An application which incorrectly transforms these values into NULL or an empty string can easily create errors if business logic or DB constraints expect something different. This naturally results in exactly the frustrating user experience described in the article.

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    I didn't know O'Brian was hawaiian. – glglgl Apr 21 '16 at 17:41
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The article itself includes a link to a Stack Overflow question that demonstrates the problem; it was in a Flex application where the code:

currentChild.appendChild("Fred");

would append an element containing the word Fred to an XML document but the code:

currentChild.appendChild("null");

would append an empty element, not an element containing the text "null".

XML, per se, does not have a problem with the text value "NULL", so including such text would be no problem. In fact, NULL has no special meaning in XML at all.

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One thing I don't think I've seen mentioned: We aren't just talking about SQL.

The name might start/end in the database... but to get there normally involves MULTIPLE channels. Database, Sql, php, html, javascript... Java, C#, VB, Perl, Phython, Ruby, bash, batch, etc, etc, etc...

Each of these steps in the pipeline might involve converting data from one format into another. From Sql tables, to json, to xml, to CSV, etc...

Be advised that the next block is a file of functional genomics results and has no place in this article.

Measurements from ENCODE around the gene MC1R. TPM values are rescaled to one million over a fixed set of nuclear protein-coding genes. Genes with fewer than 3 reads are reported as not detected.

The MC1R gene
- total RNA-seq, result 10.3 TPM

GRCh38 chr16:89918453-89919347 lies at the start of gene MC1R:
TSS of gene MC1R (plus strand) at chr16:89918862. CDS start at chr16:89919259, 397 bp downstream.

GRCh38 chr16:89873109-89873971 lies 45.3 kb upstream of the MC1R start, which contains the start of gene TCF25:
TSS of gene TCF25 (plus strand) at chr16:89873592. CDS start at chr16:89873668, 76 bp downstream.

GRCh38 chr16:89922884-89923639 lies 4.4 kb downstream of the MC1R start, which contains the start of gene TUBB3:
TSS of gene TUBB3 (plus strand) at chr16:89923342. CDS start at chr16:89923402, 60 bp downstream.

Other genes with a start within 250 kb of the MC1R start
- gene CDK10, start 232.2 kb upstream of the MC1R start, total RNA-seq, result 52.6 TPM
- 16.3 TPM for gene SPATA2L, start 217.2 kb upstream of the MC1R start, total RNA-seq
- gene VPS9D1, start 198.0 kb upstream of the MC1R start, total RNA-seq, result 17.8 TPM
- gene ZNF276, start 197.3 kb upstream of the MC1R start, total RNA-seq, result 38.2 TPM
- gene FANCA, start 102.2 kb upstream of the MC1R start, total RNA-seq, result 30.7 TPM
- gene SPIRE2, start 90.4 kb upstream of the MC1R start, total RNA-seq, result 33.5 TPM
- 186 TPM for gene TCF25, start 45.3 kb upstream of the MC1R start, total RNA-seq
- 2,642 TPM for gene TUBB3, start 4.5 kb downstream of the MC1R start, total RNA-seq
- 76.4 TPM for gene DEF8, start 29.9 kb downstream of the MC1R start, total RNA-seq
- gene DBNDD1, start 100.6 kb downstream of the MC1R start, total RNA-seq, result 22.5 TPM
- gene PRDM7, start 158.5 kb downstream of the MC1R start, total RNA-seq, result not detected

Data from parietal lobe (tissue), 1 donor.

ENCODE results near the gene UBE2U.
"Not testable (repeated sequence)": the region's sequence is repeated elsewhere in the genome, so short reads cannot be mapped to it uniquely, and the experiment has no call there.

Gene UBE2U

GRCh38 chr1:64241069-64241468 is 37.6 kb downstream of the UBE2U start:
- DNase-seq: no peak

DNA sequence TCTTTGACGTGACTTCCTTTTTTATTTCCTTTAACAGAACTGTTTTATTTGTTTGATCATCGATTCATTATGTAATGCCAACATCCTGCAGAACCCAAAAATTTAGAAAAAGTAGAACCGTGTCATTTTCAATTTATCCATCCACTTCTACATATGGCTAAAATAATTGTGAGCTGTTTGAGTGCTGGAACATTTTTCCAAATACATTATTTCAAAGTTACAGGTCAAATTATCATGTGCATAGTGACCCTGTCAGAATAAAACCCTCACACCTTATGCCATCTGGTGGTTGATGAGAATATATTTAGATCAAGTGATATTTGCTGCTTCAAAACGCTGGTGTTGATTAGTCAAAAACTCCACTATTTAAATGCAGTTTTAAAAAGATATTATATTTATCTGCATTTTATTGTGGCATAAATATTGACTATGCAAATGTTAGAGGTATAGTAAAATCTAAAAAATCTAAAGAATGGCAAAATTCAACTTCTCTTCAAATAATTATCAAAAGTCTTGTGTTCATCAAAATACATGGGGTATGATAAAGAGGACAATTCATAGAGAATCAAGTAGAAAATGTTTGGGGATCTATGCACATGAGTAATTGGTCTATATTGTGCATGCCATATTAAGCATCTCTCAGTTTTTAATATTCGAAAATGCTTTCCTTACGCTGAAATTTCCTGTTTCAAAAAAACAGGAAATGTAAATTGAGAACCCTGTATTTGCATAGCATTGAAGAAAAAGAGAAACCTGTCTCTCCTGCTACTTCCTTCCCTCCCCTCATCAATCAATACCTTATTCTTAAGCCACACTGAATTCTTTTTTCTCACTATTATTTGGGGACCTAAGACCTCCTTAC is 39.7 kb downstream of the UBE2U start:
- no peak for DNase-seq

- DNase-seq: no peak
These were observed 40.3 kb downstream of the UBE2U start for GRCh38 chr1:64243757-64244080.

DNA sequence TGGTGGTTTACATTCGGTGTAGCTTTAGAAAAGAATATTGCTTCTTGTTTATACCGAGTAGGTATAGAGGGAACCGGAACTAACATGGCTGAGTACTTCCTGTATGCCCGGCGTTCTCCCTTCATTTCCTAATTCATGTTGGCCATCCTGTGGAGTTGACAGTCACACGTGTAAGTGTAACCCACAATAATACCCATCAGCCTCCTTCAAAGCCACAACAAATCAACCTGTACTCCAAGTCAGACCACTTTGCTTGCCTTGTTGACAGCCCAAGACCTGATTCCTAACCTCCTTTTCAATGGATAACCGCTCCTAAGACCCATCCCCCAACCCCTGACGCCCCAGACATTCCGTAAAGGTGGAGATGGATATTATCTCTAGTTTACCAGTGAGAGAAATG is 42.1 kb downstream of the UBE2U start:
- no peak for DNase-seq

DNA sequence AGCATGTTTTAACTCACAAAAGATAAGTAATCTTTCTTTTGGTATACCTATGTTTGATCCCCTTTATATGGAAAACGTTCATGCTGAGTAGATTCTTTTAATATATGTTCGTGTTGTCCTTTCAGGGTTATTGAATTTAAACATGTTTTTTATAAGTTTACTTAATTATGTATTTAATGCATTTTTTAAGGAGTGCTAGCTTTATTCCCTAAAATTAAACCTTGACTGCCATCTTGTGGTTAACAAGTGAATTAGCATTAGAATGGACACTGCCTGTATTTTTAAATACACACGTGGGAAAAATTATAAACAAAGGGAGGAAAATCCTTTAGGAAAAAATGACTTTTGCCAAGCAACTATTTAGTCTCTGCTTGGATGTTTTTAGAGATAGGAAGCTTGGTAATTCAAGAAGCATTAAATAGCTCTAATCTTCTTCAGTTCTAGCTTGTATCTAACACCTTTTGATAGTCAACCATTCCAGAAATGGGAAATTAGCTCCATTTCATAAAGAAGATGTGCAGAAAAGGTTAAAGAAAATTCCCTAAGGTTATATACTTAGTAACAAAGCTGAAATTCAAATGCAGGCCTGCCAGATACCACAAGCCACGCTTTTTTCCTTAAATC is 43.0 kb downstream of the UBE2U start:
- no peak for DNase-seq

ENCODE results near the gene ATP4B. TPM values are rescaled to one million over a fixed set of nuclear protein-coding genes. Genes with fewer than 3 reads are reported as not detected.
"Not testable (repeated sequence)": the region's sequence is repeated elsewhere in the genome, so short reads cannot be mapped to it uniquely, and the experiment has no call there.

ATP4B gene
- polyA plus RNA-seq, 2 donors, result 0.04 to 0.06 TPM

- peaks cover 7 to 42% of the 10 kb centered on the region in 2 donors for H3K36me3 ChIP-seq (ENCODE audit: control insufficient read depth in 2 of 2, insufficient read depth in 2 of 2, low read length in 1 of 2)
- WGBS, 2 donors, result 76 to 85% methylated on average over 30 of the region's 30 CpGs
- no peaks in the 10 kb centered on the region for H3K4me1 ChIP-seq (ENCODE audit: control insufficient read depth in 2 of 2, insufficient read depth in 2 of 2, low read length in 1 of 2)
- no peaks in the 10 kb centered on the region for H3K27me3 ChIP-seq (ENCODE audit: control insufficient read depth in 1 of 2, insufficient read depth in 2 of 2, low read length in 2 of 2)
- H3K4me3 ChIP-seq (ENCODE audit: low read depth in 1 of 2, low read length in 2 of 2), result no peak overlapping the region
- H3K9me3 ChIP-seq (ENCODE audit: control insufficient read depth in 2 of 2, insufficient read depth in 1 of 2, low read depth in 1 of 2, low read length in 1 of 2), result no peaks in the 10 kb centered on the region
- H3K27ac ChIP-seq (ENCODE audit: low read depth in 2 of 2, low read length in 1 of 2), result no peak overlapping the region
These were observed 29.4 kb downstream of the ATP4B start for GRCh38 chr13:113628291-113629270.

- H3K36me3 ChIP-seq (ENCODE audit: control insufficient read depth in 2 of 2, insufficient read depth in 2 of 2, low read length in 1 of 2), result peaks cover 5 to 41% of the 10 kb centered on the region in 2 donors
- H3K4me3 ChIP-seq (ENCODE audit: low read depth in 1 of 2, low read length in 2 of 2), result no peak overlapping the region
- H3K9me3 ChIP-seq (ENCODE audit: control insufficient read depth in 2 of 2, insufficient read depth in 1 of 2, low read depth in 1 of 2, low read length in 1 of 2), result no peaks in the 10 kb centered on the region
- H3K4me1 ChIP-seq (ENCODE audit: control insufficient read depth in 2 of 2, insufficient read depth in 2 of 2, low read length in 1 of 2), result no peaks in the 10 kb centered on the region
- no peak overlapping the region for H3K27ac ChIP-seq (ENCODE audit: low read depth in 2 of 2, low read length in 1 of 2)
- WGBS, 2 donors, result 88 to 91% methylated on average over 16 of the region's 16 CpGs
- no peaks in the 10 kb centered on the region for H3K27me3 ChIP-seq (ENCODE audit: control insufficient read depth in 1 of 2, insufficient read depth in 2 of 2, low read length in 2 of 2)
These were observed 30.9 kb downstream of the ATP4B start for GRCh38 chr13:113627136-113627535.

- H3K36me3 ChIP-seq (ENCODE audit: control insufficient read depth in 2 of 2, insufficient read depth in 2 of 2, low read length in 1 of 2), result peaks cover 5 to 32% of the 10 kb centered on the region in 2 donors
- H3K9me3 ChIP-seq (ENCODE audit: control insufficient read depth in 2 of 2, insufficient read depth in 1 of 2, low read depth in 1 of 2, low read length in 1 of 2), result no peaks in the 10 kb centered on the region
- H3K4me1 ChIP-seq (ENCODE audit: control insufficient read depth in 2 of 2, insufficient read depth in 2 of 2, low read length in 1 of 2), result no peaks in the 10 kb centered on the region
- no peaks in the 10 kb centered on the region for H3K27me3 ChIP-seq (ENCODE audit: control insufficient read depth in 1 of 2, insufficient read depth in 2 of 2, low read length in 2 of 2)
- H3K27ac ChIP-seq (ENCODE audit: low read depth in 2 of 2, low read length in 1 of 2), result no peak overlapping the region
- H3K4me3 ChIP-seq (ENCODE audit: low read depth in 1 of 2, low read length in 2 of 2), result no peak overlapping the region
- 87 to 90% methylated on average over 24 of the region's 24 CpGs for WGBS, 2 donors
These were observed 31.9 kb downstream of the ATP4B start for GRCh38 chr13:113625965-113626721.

At any point in this complicated chain, it'll only take one spot of bad programming or a fuzzy programming language (Javascript null handling for example)...

So don't limit yourself to the problem being in the database... because it can be anywhere in the "stack".

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Community Wiki answer for the various links originally left as comments on this popular question

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Relational databases have to accommodate missing or irrelevent values. For example, the list of customers may include a mobile phone number or a gender. What if a corporation wants to become a customer - what gender should it have?

A special indicator is used to show a value is missing. This special flag is NULL. So sloppy programming may cause the missing value indicator - NULL - to be confused with Jennifer Null's surname, perhaps interpreting her surname as missing data rather than an actual value.

It's a bit like opening a bank account but not depositing any money. The balance is zero. This does not mean you have no balance. It means you have a balance and its value is "0". But sloppy programming could misinterpret the zero as a "does not exist" and determine that you do not have an account at all.

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There's plenty of poorly written software, and even frameworks, that would behave oddly with somebody named Null.

But let's not forget the human element: perhaps humans seeing the name on screens and printouts and thinking it's a mistake and deleting the person is another likely cause?